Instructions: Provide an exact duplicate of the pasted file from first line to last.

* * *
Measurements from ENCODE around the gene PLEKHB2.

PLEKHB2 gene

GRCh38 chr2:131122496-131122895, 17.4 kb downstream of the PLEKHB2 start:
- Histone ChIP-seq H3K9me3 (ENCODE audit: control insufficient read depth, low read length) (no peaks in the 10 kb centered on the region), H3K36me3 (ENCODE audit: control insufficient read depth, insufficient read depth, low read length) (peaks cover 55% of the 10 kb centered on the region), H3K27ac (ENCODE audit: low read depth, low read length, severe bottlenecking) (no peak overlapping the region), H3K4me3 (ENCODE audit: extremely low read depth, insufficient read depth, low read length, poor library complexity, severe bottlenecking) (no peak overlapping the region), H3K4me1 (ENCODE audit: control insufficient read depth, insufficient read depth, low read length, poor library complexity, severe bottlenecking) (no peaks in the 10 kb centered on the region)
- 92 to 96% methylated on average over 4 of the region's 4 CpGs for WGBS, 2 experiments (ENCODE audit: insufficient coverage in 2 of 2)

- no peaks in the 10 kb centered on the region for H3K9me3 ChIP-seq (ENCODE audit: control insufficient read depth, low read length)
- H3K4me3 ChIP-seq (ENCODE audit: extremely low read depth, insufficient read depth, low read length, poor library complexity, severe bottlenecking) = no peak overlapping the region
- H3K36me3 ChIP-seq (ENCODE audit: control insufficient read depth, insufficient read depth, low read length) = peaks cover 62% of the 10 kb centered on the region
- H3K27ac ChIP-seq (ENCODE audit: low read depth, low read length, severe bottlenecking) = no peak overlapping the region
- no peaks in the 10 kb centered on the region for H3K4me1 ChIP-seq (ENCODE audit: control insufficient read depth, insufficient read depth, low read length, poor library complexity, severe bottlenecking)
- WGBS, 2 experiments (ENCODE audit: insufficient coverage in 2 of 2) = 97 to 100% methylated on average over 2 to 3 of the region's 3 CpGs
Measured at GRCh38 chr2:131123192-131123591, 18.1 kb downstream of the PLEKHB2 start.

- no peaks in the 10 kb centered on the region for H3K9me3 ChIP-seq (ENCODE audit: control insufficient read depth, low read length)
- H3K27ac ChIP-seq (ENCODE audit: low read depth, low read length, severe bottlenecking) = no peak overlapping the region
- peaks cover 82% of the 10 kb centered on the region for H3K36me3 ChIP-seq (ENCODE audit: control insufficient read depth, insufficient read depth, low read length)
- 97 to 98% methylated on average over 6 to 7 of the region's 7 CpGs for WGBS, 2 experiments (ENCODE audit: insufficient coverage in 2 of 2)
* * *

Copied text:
Measurements from ENCODE around the gene PLEKHB2.

PLEKHB2 gene

GRCh38 chr2:131122496-131122895, 17.4 kb downstream of the PLEKHB2 start:
- Histone ChIP-seq H3K9me3 (ENCODE audit: control insufficient read depth, low read length) (no peaks in the 10 kb centered on the region), H3K36me3 (ENCODE audit: control insufficient read depth, insufficient read depth, low read length) (peaks cover 55% of the 10 kb centered on the region), H3K27ac (ENCODE audit: low read depth, low read length, severe bottlenecking) (no peak overlapping the region), H3K4me3 (ENCODE audit: extremely low read depth, insufficient read depth, low read length, poor library complexity, severe bottlenecking) (no peak overlapping the region), H3K4me1 (ENCODE audit: control insufficient read depth, insufficient read depth, low read length, poor library complexity, severe bottlenecking) (no peaks in the 10 kb centered on the region)
- 92 to 96% methylated on average over 4 of the region's 4 CpGs for WGBS, 2 experiments (ENCODE audit: insufficient coverage in 2 of 2)

- no peaks in the 10 kb centered on the region for H3K9me3 ChIP-seq (ENCODE audit: control insufficient read depth, low read length)
- H3K4me3 ChIP-seq (ENCODE audit: extremely low read depth, insufficient read depth, low read length, poor library complexity, severe bottlenecking) = no peak overlapping the region
- H3K36me3 ChIP-seq (ENCODE audit: control insufficient read depth, insufficient read depth, low read length) = peaks cover 62% of the 10 kb centered on the region
- H3K27ac ChIP-seq (ENCODE audit: low read depth, low read length, severe bottlenecking) = no peak overlapping the region
- no peaks in the 10 kb centered on the region for H3K4me1 ChIP-seq (ENCODE audit: control insufficient read depth, insufficient read depth, low read length, poor library complexity, severe bottlenecking)
- WGBS, 2 experiments (ENCODE audit: insufficient coverage in 2 of 2) = 97 to 100% methylated on average over 2 to 3 of the region's 3 CpGs
Measured at GRCh38 chr2:131123192-131123591, 18.1 kb downstream of the PLEKHB2 start.

- no peaks in the 10 kb centered on the region for H3K9me3 ChIP-seq (ENCODE audit: control insufficient read depth, low read length)
- H3K27ac ChIP-seq (ENCODE audit: low read depth, low read length, severe bottlenecking) = no peak overlapping the region
- peaks cover 82% of the 10 kb centered on the region for H3K36me3 ChIP-seq (ENCODE audit: control insufficient read depth, insufficient read depth, low read length)
- 97 to 98% methylated on average over 6 to 7 of the region's 7 CpGs for WGBS, 2 experiments (ENCODE audit: insufficient coverage in 2 of 2)